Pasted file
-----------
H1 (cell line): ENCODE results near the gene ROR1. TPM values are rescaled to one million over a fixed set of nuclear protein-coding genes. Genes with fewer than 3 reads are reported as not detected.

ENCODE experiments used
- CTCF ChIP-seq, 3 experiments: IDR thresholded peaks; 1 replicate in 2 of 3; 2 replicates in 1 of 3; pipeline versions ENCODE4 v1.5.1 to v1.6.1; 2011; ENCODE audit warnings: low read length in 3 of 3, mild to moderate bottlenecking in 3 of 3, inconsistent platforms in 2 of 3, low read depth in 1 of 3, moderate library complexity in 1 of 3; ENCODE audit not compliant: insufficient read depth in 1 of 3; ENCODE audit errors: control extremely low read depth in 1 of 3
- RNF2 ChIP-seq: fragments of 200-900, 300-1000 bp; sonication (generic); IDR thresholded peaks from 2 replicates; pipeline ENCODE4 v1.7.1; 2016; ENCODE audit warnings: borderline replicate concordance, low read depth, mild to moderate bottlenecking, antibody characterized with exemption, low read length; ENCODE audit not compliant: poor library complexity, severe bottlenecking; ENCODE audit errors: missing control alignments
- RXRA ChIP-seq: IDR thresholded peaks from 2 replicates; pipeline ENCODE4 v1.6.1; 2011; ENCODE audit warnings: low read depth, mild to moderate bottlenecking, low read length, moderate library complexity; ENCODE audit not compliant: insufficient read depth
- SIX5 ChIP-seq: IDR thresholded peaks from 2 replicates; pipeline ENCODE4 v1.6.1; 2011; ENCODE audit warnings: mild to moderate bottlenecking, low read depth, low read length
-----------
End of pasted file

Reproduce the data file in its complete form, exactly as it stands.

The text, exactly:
H1 (cell line): ENCODE results near the gene ROR1. TPM values are rescaled to one million over a fixed set of nuclear protein-coding genes. Genes with fewer than 3 reads are reported as not detected.

ENCODE experiments used
- CTCF ChIP-seq, 3 experiments: IDR thresholded peaks; 1 replicate in 2 of 3; 2 replicates in 1 of 3; pipeline versions ENCODE4 v1.5.1 to v1.6.1; 2011; ENCODE audit warnings: low read length in 3 of 3, mild to moderate bottlenecking in 3 of 3, inconsistent platforms in 2 of 3, low read depth in 1 of 3, moderate library complexity in 1 of 3; ENCODE audit not compliant: insufficient read depth in 1 of 3; ENCODE audit errors: control extremely low read depth in 1 of 3
- RNF2 ChIP-seq: fragments of 200-900, 300-1000 bp; sonication (generic); IDR thresholded peaks from 2 replicates; pipeline ENCODE4 v1.7.1; 2016; ENCODE audit warnings: borderline replicate concordance, low read depth, mild to moderate bottlenecking, antibody characterized with exemption, low read length; ENCODE audit not compliant: poor library complexity, severe bottlenecking; ENCODE audit errors: missing control alignments
- RXRA ChIP-seq: IDR thresholded peaks from 2 replicates; pipeline ENCODE4 v1.6.1; 2011; ENCODE audit warnings: low read depth, mild to moderate bottlenecking, low read length, moderate library complexity; ENCODE audit not compliant: insufficient read depth
- SIX5 ChIP-seq: IDR thresholded peaks from 2 replicates; pipeline ENCODE4 v1.6.1; 2011; ENCODE audit warnings: mild to moderate bottlenecking, low read depth, low read length